The influence of pupil alignment on spectator address in Manet's portraiture

Authors: Donnelly, N., Harland, B., Mestry, N., Thompson, N., Trawiński, T. and Liversedge, S.P.

http://eprints.bournemouth.ac.uk/28935/

Journal: Psychology of Aesthetics, Creativity, and the Arts

Publisher: American Psychological Association

ISSN: 1931-390X

DOI: 10.1037/aca0000096

Participants judged 94 portraits painted by Édouard Manet (70), Gustave Courbet (12) and Henri Fantin-Latour (12) for horizontal and vertical pupil misalignment and gaze ambiguity (Experiment 1) and focal point of gaze (Experiment 2). Eye movements were also measured as participants considered the extent to which sitters in the same portraits acknowledged viewers (spectators; Experiment 3). The results showed Manet portraits to be frequently painted with misaligned pupils that are associated with gaze ambiguity, especially when misaligned on the vertical axis. This ambiguity of gaze was associated with the average focal point of gaze as being judged further up and to the left of the centre for ambiguous relative to non-ambiguous portraits. These decisions in relation to portraits displaying ambiguous gaze were associated with increased eye-movements to the eye region relative to those portraits not displaying ambiguity. Finally, ratings of acknowledgement taken in Experiment 3 correlated with those of gaze ambiguity taken in Experiment 1. The results are interpreted in terms of the role of eye gaze in influencing spectatorship of portraits and, specifically, Fried’s theory of the ‘double relation’ (Fried 1980; Fried 1996) between painting and spectator in the paintings of Manet.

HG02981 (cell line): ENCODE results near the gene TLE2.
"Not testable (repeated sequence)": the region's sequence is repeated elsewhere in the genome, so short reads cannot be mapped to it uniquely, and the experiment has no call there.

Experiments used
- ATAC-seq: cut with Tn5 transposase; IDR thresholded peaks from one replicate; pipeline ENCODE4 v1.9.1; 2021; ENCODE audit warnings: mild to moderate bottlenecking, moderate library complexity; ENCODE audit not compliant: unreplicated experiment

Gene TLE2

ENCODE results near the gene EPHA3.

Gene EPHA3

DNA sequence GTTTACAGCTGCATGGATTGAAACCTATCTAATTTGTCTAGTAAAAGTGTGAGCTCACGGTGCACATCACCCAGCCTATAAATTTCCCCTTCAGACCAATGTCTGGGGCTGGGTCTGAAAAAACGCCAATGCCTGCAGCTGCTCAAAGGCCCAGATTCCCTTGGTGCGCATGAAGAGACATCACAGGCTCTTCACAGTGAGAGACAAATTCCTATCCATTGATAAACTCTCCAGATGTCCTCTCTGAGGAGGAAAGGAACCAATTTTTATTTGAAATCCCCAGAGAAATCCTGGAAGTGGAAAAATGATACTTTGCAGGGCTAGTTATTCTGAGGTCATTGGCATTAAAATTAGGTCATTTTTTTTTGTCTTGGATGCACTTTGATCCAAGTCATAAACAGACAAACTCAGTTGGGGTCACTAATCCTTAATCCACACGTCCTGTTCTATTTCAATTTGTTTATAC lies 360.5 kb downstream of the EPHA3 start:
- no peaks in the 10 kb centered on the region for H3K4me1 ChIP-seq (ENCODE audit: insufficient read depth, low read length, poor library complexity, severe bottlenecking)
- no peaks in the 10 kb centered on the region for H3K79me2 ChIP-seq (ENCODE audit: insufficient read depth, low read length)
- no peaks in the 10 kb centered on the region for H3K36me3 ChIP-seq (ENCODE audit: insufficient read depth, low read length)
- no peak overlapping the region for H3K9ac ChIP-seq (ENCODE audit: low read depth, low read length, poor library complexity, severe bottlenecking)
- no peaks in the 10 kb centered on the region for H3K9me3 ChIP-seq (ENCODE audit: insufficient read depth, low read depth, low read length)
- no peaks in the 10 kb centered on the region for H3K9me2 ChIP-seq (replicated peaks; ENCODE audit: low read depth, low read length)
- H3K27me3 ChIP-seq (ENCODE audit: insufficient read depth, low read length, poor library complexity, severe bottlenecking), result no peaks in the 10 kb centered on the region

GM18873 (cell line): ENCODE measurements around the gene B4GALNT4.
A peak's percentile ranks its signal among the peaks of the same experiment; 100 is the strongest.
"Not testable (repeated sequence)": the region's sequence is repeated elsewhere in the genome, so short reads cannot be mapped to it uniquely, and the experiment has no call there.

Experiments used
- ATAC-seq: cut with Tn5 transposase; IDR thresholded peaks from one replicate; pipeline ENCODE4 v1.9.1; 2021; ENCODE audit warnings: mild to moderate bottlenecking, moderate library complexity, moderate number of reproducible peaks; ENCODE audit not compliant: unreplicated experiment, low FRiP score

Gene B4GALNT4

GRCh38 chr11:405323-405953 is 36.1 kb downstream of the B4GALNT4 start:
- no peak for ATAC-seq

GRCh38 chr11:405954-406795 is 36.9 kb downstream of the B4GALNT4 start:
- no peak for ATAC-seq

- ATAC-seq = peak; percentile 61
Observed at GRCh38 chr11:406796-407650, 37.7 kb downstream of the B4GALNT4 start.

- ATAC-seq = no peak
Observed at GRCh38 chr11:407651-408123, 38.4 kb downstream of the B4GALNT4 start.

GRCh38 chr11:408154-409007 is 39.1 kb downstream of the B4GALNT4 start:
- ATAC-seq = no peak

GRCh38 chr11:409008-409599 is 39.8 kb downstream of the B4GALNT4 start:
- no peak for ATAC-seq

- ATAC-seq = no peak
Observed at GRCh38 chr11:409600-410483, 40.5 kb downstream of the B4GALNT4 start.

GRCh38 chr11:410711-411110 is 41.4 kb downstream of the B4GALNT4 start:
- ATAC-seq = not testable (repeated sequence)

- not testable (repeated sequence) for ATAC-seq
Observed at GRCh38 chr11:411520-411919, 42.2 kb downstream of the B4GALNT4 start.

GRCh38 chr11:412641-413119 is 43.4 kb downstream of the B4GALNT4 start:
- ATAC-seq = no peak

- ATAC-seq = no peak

This data was imported from Scopus:

Authors: Donnelly, N., Harland, B., Mestry, N., Thompson, N., Trawiński, T. and Liversedge, S.P.

http://eprints.bournemouth.ac.uk/28935/

Journal: Psychology of Aesthetics, Creativity, and the Arts

Volume: 11

Issue: 2

Pages: 167-178

eISSN: 1931-390X

ISSN: 1931-3896

DOI: 10.1037/aca0000096

© 2017 American Psychological Association. Participants judged 94 portraits painted by édouard Manet (70), Gustave Courbet (12) and Henri Fantin-Latour (12) for horizontal and vertical pupil misalignment and gaze ambiguity (Experiment 1) and focal point of gaze (Experiment 2). Eye movements were also measured as participants considered the extent to which sitters in the same portraits acknowledged viewers (spectators; Experiment 3). The results showed Manet portraits to be frequently painted with misaligned pupils that are associated with gaze ambiguity, especially when misaligned on the vertical axis. This ambiguity of gaze was associated with the average focal point of gaze as being judged further up and to the left of the center for ambiguous relative to nonambiguous portraits. These decisions in relation to portraits displaying ambiguous gaze were associated with increased eye-movements to the eye region relative to those portraits not displaying ambiguity. Finally, ratings of acknowledgment taken in Experiment 3 correlated with those of gaze ambiguity taken in Experiment 1. The results are interpreted in terms of the role of eye gaze in influencing spectatorship of portraits and, specifically, Fried's theory of the "double relation" (Fried, 1980, 1996) between painting and spectator in the paintings of Manet.

The data on this page was last updated at 04:52 on December 16, 2018.